Free Tuesday Trends sample: Green Bay rising, Kenosha casino mixed, Marinette Marine falling

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Green Bay: The business community of Wisconsin’s third-largest city sees a pair of positive developments in recent weeks. First, local entrepreneur Al Zeise, who’s founded or co-founded 10 companies over the last two decades — including IT services company ZyQuest Inc. — ramps up efforts to start an early-stage investment group targeting the Green Bay area, with an invitation-only meeting with potential members set for this week. Zeise says the ZyQuest Ventures Angel Investment Group aims to address the lack of people willing to invest in start-ups in northeastern Wisconsin. Then, St. Norbert College in nearby De Pere announces plans to establish the Donald J. Schneider School of Business and Economics on the campus after the late trucking magnate’s widow, Pat, donates $7 million to the college. The contribution — the largest gift for an academic endowment in the college’s history — will largely go toward combining St. Norbert’s business administration and economics departments and expanding them into the new college, while a portion will also be used to help launch an M.B.A. program in 2015.


Kenosha casino: The Menominee Tribe’s proposed casino and hotel on the site of the former Dairyland Greyhound Park appears set for a prolonged hiatus after the Walker administration requests an extension for making a final decision on approving the project. And although the request to move the deadline from Aug. 23 to Feb. 19 doesn’t come as a surprise — and would remove election-related pressure on the governor — the issues that have made the decision a tricky proposition haven’t gone away. Critics smell politics in the request, citing Walker’s originally steep hurdles for approval — most notably, that all 11 state tribes get on board — and the potential backlash from the swing counties of Racine and Kenosha. But the governor dismisses that talk, saying the law allows him to take his time and that the administration is doing its due diligence. Some observers maintain that Walker wants to eventually say yes to the project, but they note he’s no fan of the gaming industry and that working out a deal with the opposing tribes won’t be easy.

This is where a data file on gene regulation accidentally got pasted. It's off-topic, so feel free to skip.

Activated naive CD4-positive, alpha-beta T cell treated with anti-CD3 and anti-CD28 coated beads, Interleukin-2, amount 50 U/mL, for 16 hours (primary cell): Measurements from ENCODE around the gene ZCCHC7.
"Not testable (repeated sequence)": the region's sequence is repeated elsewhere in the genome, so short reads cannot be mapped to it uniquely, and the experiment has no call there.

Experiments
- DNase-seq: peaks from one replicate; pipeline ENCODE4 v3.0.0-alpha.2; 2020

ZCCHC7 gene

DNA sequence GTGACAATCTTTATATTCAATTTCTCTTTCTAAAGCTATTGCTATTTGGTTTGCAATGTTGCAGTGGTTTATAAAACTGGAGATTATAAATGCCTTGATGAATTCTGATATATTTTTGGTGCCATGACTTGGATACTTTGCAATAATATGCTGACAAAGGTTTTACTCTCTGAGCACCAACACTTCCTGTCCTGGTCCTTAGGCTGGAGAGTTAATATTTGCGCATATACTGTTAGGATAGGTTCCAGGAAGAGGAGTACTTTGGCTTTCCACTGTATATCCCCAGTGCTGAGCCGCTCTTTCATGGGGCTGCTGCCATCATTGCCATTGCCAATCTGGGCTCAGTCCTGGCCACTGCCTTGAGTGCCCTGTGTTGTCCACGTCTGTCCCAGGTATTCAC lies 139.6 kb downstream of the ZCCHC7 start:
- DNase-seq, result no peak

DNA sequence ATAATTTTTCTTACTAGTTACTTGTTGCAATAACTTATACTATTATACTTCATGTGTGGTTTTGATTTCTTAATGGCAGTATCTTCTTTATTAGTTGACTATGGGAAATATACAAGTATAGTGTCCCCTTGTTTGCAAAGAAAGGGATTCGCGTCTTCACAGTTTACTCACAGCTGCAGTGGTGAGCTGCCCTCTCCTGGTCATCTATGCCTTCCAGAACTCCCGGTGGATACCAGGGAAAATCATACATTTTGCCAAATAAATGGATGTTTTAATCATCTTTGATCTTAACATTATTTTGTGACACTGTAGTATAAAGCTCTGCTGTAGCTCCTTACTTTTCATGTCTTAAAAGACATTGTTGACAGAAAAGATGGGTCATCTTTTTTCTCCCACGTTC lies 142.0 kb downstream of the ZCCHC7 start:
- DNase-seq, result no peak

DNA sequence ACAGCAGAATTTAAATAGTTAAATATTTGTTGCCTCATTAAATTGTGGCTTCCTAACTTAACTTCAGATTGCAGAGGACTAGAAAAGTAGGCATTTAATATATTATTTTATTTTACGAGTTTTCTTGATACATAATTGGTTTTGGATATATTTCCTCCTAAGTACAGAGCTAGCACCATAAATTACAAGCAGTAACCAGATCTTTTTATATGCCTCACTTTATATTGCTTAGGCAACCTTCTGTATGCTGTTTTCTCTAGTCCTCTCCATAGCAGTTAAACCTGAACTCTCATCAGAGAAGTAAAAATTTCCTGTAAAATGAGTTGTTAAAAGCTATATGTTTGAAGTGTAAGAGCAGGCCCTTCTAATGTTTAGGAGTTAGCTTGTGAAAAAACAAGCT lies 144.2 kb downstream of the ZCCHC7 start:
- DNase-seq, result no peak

Marinette Marine: U.S. Defense Secretary Chuck Hagel confirms what’s been expected for weeks: the department will seek to reduce its contract for littoral combat ships from 52 vessels to 32. Marinette has enjoyed a nice bump in business thanks to the LCS contract, which was split between the northeastern Wisconsin manufacturer and a company in Alabama. But the ship has faced questions over its performance at sea, and Hagel suggests the Navy could be relying too heavily on the LCS within its target fleet of more than 300 ships. Hagel hasn’t soured completely on the ship, and gives the Navy until year’s end to propose modifications. That gives hope to some who are pulling for Marinette, but most say it’s not a good sign that the starting point for negotiations is a nearly 40 percent reduction. There’s also concern from Marinette backers over the nomination of Robert Work as deputy Defense secretary. Work is a proponent of the LCS program — potentially giving the ships an ally in the upper reaches of the Pentagon — but U.S. Sen. John McCain, R-Ariz., threatens to hold up his nomination after a contentious exchange on the ship’s various flaws and cost overruns.